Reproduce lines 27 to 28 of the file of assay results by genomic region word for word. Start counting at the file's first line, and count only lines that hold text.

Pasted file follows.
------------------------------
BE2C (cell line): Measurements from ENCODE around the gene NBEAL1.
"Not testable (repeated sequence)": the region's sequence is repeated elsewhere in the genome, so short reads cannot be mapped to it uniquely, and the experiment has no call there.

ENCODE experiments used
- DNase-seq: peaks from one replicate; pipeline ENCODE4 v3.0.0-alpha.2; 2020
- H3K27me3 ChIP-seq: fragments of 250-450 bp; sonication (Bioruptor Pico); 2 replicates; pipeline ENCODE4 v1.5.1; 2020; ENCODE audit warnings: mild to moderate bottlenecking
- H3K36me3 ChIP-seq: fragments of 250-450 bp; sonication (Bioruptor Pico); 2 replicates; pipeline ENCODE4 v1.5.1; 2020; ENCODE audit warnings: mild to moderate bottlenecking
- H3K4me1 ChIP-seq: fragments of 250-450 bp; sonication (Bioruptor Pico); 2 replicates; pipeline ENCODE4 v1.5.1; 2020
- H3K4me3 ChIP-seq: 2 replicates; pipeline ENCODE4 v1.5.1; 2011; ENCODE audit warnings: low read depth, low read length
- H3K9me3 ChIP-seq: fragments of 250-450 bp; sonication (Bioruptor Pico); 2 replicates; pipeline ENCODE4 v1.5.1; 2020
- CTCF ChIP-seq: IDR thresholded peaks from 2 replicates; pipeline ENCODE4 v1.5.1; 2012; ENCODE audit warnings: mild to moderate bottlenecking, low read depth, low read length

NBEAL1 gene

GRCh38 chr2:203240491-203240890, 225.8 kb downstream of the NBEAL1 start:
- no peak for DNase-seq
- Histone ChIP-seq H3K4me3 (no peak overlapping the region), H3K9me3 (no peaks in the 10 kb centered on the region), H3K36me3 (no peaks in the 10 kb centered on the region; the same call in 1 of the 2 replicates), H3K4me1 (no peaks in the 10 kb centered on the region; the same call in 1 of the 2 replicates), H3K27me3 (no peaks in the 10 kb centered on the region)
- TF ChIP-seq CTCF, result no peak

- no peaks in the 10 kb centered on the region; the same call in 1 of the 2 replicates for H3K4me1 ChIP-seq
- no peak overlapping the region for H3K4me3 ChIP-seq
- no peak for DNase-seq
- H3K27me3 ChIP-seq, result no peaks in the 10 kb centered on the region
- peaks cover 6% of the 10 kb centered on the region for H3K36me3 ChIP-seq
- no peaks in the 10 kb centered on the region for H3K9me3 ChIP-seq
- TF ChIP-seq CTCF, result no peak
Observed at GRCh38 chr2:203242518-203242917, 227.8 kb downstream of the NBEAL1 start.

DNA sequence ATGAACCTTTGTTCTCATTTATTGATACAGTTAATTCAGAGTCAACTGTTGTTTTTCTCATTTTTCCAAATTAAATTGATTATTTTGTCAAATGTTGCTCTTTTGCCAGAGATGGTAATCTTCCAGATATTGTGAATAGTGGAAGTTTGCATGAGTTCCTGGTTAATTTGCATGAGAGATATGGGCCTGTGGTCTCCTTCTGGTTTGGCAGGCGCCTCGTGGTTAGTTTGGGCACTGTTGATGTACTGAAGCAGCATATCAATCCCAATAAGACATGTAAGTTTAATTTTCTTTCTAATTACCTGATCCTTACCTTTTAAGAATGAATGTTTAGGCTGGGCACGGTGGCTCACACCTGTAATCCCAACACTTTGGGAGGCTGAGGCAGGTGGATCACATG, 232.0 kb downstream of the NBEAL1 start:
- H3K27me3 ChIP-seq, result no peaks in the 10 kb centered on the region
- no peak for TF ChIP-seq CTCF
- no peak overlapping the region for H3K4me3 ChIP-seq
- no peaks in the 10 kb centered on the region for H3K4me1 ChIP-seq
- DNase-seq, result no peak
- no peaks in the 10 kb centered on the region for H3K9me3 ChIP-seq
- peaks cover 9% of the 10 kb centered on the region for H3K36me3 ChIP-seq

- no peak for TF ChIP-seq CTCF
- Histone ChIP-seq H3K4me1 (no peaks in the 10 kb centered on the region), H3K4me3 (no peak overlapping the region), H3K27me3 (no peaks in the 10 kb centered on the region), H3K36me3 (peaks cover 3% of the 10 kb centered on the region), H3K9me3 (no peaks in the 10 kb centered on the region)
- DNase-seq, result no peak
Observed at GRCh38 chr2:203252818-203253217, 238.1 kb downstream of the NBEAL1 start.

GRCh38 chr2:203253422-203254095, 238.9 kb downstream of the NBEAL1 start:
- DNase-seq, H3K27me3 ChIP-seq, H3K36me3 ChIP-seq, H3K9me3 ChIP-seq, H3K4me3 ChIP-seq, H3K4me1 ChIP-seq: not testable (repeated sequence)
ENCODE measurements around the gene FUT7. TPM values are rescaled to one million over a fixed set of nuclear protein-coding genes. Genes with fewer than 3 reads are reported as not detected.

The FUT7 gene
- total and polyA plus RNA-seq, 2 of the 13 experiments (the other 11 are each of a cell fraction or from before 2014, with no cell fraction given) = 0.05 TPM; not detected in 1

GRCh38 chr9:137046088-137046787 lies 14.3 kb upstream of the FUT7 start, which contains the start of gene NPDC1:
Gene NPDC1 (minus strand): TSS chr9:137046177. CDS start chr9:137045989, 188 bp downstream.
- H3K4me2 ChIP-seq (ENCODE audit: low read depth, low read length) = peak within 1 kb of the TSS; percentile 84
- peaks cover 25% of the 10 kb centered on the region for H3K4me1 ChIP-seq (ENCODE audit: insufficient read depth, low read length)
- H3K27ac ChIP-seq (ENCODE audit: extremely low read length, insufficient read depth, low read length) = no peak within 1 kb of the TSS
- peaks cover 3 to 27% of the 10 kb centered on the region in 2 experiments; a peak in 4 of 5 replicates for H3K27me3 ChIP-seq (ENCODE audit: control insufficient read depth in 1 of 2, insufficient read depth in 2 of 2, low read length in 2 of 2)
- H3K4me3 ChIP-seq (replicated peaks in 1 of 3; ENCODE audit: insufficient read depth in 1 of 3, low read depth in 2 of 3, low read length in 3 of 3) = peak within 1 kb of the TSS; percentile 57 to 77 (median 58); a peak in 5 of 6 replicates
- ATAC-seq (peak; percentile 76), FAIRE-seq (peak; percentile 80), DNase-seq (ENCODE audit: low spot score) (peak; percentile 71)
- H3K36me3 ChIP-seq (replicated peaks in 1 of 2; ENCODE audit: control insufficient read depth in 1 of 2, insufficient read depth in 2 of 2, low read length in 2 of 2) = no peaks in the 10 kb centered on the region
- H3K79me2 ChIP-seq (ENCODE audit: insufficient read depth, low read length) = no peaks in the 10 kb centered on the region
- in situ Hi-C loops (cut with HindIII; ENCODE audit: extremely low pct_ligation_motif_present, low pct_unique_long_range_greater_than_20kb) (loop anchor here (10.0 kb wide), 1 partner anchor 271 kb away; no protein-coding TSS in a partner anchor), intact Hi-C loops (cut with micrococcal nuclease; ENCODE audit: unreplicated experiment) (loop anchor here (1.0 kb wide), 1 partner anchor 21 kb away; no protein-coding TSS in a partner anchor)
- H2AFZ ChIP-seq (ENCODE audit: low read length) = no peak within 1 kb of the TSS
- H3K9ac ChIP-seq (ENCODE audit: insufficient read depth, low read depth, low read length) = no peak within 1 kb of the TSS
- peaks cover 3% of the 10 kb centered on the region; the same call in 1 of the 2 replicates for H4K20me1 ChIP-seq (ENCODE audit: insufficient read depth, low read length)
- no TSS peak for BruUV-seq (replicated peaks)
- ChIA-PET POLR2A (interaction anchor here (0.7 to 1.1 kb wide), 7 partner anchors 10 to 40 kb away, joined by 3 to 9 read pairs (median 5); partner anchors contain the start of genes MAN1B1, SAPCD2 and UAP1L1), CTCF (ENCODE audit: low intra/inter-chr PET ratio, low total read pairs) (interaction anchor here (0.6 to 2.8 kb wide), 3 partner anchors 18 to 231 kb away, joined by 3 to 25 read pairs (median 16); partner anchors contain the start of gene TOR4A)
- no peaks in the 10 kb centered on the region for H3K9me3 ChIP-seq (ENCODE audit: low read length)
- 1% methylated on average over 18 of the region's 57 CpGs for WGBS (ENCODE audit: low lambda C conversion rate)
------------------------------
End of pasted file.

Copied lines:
- no peak overlapping the region for H3K4me3 ChIP-seq
- no peaks in the 10 kb centered on the region for H3K4me1 ChIP-seq